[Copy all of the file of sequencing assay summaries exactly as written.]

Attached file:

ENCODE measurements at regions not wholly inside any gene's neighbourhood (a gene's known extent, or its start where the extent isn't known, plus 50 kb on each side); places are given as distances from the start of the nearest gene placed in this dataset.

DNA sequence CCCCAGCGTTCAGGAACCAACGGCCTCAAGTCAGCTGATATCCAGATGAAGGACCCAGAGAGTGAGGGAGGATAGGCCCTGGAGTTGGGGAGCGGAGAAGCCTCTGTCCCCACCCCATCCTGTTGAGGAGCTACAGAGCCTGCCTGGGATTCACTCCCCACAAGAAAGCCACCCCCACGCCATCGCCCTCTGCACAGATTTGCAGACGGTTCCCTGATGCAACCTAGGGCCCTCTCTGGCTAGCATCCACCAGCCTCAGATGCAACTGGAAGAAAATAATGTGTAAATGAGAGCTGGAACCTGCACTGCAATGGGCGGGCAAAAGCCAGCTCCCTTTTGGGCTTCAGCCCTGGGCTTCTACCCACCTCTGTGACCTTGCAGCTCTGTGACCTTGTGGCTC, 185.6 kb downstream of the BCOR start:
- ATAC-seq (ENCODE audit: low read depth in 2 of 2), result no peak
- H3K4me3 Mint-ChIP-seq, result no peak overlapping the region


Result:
ENCODE measurements at regions not wholly inside any gene's neighbourhood (a gene's known extent, or its start where the extent isn't known, plus 50 kb on each side); places are given as distances from the start of the nearest gene placed in this dataset.

DNA sequence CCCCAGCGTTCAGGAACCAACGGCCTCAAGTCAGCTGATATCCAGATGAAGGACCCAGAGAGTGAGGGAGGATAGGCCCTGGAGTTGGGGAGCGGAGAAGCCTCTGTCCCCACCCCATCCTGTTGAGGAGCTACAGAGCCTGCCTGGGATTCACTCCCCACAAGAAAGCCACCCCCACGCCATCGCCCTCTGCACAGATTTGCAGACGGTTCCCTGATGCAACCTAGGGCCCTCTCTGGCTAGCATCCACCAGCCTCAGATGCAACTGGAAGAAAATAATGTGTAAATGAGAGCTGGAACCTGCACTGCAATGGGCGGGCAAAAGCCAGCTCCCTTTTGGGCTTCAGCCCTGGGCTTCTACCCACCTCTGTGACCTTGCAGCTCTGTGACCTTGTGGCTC, 185.6 kb downstream of the BCOR start:
- ATAC-seq (ENCODE audit: low read depth in 2 of 2), result no peak
- H3K4me3 Mint-ChIP-seq, result no peak overlapping the region